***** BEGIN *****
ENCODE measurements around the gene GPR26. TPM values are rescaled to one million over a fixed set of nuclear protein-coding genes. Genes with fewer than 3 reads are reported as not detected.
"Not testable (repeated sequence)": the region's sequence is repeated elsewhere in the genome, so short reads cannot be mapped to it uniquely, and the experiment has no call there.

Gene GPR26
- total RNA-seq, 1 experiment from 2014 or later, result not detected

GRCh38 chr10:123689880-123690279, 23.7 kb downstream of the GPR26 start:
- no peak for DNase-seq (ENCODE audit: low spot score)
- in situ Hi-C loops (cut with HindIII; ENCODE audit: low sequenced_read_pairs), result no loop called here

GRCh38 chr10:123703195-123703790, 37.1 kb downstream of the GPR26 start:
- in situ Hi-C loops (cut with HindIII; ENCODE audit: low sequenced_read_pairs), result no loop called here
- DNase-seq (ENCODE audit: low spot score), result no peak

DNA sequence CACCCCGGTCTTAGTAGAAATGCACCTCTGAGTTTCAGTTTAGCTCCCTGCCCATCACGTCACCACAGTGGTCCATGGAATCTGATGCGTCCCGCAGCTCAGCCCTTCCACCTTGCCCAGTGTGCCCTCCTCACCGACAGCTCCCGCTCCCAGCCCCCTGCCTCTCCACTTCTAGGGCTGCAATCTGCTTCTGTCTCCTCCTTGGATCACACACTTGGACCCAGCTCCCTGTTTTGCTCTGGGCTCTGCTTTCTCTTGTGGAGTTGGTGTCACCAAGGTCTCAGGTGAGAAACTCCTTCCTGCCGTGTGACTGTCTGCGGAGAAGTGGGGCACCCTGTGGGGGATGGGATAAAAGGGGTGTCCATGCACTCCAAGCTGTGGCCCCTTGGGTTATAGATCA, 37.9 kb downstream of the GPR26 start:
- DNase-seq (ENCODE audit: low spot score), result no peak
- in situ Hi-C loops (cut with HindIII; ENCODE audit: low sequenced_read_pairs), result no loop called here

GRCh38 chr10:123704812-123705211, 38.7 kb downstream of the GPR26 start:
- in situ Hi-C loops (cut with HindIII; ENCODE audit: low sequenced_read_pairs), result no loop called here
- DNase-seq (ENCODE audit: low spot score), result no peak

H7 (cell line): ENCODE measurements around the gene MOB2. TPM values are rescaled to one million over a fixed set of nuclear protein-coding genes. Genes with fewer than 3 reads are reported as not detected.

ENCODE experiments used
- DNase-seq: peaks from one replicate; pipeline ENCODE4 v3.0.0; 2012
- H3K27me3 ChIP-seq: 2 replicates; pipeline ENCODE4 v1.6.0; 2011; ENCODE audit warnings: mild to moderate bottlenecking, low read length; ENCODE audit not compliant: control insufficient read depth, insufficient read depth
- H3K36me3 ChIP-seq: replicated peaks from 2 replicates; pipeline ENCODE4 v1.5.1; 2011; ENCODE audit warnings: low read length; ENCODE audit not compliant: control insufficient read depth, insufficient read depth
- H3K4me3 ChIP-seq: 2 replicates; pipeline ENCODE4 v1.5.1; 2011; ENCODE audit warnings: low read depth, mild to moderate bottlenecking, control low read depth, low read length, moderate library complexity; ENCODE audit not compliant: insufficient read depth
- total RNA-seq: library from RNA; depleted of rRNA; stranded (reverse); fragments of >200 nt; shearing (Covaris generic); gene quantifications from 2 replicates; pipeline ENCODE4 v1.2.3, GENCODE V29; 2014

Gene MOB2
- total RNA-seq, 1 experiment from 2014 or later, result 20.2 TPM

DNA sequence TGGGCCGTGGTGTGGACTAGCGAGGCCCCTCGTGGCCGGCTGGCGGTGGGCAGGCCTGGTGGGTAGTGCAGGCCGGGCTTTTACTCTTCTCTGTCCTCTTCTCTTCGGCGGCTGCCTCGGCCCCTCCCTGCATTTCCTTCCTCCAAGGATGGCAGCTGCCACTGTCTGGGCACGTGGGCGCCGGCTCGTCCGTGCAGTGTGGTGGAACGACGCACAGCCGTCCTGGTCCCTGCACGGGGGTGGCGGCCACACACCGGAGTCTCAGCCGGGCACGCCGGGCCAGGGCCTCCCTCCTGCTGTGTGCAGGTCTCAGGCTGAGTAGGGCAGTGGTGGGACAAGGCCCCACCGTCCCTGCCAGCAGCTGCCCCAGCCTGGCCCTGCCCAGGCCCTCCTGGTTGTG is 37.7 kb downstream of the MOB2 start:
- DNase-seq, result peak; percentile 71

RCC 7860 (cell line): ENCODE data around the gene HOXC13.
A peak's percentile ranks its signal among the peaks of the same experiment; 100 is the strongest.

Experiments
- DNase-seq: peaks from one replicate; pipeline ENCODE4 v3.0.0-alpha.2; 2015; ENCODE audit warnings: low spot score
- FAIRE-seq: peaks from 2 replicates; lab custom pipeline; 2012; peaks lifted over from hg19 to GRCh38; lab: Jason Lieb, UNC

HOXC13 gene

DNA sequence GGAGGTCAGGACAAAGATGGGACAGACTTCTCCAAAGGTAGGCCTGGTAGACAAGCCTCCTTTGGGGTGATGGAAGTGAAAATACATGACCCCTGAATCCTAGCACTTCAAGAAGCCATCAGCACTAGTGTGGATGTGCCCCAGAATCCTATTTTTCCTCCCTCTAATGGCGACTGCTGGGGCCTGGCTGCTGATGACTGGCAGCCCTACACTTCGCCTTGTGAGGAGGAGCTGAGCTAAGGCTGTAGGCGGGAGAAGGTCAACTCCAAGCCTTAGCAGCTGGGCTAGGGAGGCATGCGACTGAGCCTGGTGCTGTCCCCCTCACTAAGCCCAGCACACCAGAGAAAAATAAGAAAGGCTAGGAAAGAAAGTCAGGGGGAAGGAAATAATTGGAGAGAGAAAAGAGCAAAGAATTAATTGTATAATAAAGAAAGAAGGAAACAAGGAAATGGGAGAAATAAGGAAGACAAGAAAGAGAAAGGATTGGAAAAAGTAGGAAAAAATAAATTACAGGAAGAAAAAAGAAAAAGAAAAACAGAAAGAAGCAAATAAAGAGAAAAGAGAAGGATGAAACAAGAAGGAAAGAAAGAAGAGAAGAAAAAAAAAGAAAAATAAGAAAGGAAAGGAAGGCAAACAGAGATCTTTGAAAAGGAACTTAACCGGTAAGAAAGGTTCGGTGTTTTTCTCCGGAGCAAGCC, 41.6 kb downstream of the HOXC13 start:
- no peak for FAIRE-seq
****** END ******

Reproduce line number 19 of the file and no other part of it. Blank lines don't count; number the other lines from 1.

- DNase-seq: peaks from one replicate; pipeline ENCODE4 v3.0.0; 2012